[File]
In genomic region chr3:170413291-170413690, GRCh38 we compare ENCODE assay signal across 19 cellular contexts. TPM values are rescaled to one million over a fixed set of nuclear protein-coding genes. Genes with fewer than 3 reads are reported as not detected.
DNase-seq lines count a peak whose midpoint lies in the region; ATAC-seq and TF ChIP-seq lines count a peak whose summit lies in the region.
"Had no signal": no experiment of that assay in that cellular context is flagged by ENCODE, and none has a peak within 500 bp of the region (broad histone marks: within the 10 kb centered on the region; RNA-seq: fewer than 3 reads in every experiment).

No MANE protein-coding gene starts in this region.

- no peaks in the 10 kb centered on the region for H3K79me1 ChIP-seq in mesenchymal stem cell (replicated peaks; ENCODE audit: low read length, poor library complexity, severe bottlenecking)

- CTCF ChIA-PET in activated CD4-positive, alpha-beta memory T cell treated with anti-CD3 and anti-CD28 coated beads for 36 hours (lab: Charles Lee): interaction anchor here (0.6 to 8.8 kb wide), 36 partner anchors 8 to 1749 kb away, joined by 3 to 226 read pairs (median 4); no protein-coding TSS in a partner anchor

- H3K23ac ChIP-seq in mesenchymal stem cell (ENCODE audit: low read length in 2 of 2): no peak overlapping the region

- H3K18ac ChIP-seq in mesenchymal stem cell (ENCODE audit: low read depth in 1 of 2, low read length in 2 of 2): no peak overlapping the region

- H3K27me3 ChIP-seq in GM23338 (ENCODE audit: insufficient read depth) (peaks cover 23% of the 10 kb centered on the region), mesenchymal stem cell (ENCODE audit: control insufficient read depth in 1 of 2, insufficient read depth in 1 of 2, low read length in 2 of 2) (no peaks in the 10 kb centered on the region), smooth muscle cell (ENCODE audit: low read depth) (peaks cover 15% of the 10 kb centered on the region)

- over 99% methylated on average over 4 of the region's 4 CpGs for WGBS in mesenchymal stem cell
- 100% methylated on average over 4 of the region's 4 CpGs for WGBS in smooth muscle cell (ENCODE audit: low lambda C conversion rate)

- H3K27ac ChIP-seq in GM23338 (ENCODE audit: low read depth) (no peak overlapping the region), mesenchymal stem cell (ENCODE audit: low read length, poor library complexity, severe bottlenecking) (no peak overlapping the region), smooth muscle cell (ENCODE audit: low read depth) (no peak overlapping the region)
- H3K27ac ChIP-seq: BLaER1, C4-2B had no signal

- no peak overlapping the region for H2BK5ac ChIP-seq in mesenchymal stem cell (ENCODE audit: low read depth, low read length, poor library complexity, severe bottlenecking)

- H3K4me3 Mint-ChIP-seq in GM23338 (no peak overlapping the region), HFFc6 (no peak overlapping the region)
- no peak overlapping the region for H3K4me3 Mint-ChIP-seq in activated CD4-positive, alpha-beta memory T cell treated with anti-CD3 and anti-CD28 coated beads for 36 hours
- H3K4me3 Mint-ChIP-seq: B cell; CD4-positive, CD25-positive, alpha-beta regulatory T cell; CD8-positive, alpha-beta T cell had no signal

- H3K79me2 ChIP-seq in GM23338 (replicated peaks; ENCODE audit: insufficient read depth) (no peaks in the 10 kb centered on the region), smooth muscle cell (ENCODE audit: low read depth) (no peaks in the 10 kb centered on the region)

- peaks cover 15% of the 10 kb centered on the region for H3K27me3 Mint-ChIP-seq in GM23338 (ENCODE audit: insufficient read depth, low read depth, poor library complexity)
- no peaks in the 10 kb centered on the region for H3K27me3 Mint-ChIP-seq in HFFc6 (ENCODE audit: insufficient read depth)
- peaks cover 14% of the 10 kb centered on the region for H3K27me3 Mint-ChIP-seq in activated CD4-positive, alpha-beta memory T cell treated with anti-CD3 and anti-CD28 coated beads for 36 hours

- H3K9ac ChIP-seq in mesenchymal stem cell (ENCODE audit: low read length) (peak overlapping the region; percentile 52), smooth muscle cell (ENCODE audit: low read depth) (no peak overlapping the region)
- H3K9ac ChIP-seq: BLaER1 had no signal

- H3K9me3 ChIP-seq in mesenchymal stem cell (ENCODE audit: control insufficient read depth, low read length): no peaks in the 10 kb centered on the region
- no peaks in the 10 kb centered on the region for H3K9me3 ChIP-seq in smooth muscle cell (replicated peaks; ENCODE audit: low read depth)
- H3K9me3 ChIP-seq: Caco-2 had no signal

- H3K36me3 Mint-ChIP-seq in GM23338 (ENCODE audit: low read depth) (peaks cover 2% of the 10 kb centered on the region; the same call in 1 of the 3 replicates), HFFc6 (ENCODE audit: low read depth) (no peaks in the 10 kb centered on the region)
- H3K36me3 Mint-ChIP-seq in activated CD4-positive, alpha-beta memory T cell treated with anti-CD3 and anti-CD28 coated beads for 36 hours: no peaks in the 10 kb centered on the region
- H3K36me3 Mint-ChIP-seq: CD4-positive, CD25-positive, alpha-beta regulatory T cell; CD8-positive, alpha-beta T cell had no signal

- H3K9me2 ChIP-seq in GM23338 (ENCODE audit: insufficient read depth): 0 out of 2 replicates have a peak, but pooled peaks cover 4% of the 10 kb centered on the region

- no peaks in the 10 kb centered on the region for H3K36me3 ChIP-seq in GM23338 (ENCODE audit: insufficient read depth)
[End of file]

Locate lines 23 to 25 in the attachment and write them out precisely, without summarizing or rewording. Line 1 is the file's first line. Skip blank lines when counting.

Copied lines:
- H3K9ac ChIP-seq: BLaER1 had no signal

- H3K9me3 ChIP-seq in mesenchymal stem cell (ENCODE audit: control insufficient read depth, low read length): no peaks in the 10 kb centered on the region
- no peaks in the 10 kb centered on the region for H3K9me3 ChIP-seq in smooth muscle cell (replicated peaks; ENCODE audit: low read depth)